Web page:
Politics & Policy

Hurricane Irene: When Government Works

State and local governments did what they are paid to do.

If there was a single defining moment during Hurricane Andrew in 1992, it was when Kate Hale, director of Dade County Emergency Management, stood in front of a nationally televised news conference and exclaimed, “Where the hell is the cavalry?” Quite clearly, local and state government had broken down, and the federal government was proving of little help. Well, that was true until President Bush the First heard Hale’s plea and ordered the 82nd Airborne and 10th Mountain Divisions to deploy to Florida. Forty-eight hours later the military was on the ground in force, and further crises were averted.

In Louisiana, during Hurricane Katrina in 2005, there was a similar localized breakdown of government, followed by a collapse of civil order. Once again, the 82nd Airborne left Fort Bragg, this time ordered out by President Bush the Second, and within 96 hours completely reversed what had been a rapidly deteriorating situation. Of course, not all local governments failed. In Texas, Gov. Rick Perry managed an efficient response despite an area of devastation almost as great as Louisiana’s. Not only did Perry refrain from screaming for the Army, he also opened his state to hundreds of thousands of refugees that Louisiana could not care for. Similarly, Gov. Haley Barbour in Mississippi led a superb response and never pushed the panic button.

As Hurricane Irene made its way along the coast I did my best to judge the various local responses. After several days of watching, all I can say is, “Job well done.” If I was to grade the event, everyone gets an A+.

Let’s take stock. A major hurricane, over 700 miles wide, slowly moved through an area containing over a quarter of the entire population of the United States. At no point during the several days the storm wracked the East Coast was there any sign of panic or any breakdown of civil order. Everywhere one looked, from governors on down to town mayors and county councilmen, government officials were doing what they are paid to do.

Hardworking firemen, policemen, and other emergency-services personnel deserve even more kudos. Many of these persons worked double and triple shifts during the worst of the storm, again doing exactly what we expect of them. How many lives were saved or burdens eased by these selfless professionals will never be known. But that many people are alive today who would not be if not for their services is an undoubted fact.

It is also worth taking note of what did not happen during Hurricane Irene. No governor or emergency-services director got in front of the cameras and cried for help. Unneeded, the U.S. Navy evacuated Norfolk and sent the Atlantic Fleet to sea, in a successful bid to keep it away from the worst of the storm. Although I assume the soldiers at Fort Bragg and Fort Drum were leaning forward and fully prepared to deploy when called for, the call never came. The magnificent soldiers of the 82nd Airborne and 10th Mountain remained in their barracks, and out of the rain.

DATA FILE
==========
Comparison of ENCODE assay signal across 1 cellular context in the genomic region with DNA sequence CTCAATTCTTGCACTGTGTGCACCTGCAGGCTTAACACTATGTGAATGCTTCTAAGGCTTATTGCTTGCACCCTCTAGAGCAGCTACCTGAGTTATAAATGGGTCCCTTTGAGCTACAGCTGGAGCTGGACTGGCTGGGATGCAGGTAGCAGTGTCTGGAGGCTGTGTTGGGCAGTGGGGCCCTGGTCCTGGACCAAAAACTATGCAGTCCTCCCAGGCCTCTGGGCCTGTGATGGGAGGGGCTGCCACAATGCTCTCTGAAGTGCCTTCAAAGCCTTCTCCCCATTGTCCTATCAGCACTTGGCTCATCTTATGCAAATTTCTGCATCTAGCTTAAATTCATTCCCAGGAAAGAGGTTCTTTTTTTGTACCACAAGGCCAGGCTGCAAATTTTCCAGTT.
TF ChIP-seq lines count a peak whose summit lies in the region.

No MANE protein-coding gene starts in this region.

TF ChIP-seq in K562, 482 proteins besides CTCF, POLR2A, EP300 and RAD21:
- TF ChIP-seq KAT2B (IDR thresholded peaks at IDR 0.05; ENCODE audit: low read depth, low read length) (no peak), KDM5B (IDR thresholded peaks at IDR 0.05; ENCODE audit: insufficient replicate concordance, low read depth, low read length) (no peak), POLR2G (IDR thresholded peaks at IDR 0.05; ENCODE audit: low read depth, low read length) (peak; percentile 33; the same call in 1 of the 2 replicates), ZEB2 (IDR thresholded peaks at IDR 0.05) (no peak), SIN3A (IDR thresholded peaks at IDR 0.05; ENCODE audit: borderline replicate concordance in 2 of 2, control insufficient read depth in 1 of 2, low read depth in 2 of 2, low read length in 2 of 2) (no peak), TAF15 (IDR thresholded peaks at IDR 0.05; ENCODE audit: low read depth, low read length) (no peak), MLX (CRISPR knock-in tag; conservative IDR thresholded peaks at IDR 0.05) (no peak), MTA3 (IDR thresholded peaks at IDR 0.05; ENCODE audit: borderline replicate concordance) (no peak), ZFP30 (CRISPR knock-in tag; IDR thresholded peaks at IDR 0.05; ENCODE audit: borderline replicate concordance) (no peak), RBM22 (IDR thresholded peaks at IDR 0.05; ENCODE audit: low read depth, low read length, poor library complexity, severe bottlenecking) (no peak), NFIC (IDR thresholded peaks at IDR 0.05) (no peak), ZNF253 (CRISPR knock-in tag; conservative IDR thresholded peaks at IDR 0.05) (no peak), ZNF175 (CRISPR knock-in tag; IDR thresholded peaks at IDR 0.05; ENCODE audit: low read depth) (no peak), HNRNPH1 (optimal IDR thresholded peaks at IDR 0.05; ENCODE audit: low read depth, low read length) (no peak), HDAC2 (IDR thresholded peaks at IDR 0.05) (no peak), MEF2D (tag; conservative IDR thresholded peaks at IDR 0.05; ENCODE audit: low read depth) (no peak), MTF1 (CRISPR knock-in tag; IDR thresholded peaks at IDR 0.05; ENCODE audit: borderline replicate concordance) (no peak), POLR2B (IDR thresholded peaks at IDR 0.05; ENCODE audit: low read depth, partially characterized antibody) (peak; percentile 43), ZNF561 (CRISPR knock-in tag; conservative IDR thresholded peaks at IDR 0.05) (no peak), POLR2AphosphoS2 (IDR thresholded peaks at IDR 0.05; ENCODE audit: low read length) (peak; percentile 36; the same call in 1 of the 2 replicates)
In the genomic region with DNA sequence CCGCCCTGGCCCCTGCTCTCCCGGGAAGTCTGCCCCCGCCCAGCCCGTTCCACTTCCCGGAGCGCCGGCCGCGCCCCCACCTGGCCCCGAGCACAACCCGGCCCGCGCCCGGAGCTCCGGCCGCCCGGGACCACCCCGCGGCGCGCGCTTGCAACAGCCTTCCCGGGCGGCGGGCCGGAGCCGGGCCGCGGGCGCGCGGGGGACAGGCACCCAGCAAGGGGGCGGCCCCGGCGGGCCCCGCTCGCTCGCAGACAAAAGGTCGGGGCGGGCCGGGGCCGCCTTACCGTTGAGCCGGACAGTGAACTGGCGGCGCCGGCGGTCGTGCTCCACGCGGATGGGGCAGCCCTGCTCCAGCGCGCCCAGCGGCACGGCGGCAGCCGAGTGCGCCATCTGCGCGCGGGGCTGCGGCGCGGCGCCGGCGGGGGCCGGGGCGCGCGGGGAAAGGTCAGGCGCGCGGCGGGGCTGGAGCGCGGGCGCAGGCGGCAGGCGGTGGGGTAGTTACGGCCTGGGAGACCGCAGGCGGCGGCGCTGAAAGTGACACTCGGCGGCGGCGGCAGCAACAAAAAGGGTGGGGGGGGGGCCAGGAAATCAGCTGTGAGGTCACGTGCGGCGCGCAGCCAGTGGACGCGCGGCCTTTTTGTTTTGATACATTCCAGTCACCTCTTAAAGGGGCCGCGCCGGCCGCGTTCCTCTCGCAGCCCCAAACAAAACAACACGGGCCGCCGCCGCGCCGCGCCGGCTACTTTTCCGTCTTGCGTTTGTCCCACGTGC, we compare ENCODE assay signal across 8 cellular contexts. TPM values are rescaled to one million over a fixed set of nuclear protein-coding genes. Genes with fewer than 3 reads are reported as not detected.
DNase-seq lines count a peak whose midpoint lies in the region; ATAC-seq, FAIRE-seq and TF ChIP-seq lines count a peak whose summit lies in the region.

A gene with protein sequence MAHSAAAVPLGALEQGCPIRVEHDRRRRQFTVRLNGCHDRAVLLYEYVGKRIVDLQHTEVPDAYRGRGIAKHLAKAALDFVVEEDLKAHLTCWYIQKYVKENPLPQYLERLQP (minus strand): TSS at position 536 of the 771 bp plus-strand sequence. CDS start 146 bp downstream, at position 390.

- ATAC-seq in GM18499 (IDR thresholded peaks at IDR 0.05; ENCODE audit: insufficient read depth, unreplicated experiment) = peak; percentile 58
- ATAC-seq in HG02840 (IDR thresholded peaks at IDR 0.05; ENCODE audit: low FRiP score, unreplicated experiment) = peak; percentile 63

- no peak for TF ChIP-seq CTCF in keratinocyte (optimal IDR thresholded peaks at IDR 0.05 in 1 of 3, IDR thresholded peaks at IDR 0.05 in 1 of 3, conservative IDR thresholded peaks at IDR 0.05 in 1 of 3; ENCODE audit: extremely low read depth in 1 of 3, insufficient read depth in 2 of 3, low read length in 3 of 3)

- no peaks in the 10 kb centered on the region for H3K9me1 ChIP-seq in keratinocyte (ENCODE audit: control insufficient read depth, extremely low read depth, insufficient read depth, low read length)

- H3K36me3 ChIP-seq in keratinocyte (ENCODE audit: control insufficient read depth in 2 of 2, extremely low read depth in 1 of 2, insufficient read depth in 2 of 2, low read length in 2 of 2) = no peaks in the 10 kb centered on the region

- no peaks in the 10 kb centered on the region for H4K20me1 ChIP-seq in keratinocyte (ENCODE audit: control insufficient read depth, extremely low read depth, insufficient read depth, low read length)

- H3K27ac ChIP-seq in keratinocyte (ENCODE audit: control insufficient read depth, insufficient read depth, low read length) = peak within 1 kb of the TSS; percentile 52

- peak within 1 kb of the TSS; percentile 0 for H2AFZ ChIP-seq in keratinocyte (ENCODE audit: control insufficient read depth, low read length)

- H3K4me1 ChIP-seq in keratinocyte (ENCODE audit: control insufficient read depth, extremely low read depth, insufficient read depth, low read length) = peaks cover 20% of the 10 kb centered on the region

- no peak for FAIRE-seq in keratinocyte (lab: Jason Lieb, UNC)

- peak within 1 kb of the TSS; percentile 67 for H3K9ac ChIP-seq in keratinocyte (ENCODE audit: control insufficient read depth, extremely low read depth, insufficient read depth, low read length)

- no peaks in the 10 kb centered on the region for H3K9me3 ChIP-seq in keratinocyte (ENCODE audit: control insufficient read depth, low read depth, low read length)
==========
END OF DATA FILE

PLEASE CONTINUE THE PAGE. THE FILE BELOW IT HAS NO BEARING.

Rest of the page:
When I listened to the FEMA director speak around noon on Sunday, all she could do was encourage people to listen to their local authorities, and report that FEMA was coordinating with the locals to offer assistance as needed. It appears the locals had learned from Katrina: In times of crisis, FEMA is nothing more than a checkbook. For the really hard work, look to yourselves.

At one moment during the crisis, I actually felt bad for President Obama. With his presidency floundering and even his supporters publicly questioning his competence, he rushed back from his vacation to personally manage the federal response. Instead, he sat in the White House being briefed on the same information the rest of us were getting from newscasts. Because the locals were up to the job, the president’s moment to shine never arrived.

And let’s not forget the private sector. With a ruthless efficiency that can be bred only in a competitive capitalist system, firms such as Walmart and Home Depot moved hundreds of thousands of tons of supplies into stores throughout the stricken areas. Did they make a profit? Of course they did. But they also made it possible for families all along the coast to eat and otherwise prepare for the storm. And guess what — the profits those firms and many others make will ensure that they are even better prepared to meet the next crisis.

I would be remiss if I did not mention the bravery, skill, and dedication of those working for power companies. In many cases they were out in the worst of the storm already working to restore power to stricken areas. A personal thank you to whoever it was who restored power to my house after only five hours in the dark.

Americans all along the East Coast have just seen a remarkable example of how government is supposed to work. In fact, the biggest complaint being heard as the storm passed is that local governments may have overreacted. As there is no way to count the bodies of those not killed, we can never know if this is true. However, if the worst one can say about government is that in the face of a 700-mile-wide hurricane it erred on the side of caution, then all I can say is: Great job all around.

For this, I don’t mind paying taxes!

— Jim Lacey is the author of The First Clash and Keep from All Thoughtful Men.


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